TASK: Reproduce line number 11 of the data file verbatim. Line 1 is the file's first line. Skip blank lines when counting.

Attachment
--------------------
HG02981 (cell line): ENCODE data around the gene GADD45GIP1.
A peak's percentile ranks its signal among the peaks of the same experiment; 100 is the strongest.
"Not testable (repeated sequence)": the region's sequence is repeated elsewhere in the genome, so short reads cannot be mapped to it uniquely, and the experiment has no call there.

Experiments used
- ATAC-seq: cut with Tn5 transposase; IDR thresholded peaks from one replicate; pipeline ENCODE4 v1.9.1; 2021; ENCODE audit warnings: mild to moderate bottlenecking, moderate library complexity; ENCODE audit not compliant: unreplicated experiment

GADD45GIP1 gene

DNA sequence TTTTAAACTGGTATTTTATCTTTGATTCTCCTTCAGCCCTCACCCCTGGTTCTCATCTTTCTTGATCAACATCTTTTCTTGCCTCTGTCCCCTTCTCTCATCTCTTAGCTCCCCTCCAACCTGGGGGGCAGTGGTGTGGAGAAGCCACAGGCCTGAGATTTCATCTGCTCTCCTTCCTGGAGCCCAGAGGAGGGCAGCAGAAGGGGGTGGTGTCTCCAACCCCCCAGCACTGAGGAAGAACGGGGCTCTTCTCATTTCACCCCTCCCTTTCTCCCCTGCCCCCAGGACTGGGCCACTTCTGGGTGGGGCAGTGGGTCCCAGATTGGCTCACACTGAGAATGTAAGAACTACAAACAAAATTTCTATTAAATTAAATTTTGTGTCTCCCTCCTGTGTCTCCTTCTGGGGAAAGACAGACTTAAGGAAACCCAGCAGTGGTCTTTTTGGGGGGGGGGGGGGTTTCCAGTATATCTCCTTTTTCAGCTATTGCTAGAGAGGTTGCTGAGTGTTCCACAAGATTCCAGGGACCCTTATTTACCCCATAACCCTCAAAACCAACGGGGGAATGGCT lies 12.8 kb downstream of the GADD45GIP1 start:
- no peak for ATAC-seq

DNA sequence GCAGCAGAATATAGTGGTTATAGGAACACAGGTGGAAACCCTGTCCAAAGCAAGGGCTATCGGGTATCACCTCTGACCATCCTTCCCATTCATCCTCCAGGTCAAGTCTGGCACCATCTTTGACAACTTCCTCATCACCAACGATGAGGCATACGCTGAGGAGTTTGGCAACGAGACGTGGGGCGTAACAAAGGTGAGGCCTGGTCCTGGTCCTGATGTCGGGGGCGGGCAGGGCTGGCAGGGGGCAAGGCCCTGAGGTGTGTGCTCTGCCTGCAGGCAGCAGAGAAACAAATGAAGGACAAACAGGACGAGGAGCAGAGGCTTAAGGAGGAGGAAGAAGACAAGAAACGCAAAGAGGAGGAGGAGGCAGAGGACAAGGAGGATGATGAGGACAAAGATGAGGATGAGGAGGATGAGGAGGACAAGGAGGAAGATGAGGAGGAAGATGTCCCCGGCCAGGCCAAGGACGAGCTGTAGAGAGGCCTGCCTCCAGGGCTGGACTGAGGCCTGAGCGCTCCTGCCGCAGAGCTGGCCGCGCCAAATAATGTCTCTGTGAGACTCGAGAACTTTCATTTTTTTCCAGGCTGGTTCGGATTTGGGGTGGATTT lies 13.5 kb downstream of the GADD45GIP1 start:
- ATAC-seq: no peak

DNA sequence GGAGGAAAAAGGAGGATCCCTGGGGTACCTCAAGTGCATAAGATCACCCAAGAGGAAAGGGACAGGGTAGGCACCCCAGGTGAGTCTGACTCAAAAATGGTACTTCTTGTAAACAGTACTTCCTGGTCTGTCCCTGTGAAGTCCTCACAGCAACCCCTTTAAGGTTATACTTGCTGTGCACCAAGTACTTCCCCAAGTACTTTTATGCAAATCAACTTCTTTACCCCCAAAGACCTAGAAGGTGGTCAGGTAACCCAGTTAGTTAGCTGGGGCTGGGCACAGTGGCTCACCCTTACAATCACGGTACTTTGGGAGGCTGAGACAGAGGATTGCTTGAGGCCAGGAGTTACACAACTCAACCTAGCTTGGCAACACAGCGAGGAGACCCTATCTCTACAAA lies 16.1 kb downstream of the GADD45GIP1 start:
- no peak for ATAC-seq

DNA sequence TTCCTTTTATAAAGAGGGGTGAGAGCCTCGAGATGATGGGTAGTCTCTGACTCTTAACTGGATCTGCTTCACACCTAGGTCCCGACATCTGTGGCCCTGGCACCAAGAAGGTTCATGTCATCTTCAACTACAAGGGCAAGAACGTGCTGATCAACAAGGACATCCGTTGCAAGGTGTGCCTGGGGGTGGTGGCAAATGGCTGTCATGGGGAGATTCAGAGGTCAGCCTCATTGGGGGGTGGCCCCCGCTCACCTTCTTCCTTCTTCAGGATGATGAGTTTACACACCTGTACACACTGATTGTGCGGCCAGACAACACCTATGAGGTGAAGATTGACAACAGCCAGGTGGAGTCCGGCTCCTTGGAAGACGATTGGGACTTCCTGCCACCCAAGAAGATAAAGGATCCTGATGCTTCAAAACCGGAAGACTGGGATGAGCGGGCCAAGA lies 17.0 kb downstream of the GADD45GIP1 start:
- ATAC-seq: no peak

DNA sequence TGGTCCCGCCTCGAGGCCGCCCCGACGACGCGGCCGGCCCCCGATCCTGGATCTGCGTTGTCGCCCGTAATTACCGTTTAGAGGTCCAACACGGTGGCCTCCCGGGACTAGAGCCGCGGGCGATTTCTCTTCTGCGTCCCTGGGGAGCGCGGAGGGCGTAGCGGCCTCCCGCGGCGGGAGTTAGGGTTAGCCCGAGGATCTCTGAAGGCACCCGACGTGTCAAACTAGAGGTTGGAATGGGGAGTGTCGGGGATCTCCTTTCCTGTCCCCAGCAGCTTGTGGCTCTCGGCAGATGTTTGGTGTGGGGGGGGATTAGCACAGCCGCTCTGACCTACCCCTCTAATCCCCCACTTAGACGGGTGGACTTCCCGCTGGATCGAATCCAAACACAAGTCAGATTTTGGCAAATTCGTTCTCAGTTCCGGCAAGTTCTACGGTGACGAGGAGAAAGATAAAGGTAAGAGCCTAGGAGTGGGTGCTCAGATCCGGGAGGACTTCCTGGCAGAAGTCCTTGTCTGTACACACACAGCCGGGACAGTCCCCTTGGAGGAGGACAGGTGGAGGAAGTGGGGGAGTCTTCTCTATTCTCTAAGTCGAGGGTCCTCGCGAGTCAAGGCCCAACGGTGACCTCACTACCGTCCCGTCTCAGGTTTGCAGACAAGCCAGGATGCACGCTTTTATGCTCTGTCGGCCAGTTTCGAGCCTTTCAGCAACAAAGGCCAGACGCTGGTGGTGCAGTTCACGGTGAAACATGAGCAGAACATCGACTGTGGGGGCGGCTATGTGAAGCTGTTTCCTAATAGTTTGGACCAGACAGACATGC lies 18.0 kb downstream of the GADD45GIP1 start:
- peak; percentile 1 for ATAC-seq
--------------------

DNA sequence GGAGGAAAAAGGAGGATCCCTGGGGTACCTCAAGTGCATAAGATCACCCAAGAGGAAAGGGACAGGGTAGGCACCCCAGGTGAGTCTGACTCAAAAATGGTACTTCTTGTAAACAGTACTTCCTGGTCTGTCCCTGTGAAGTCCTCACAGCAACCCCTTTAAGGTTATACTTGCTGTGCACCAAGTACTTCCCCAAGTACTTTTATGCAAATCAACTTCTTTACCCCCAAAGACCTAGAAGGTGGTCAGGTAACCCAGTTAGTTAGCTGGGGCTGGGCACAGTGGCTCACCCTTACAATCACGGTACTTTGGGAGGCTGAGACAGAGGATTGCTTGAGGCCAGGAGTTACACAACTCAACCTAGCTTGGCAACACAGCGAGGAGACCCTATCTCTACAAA lies 16.1 kb downstream of the GADD45GIP1 start: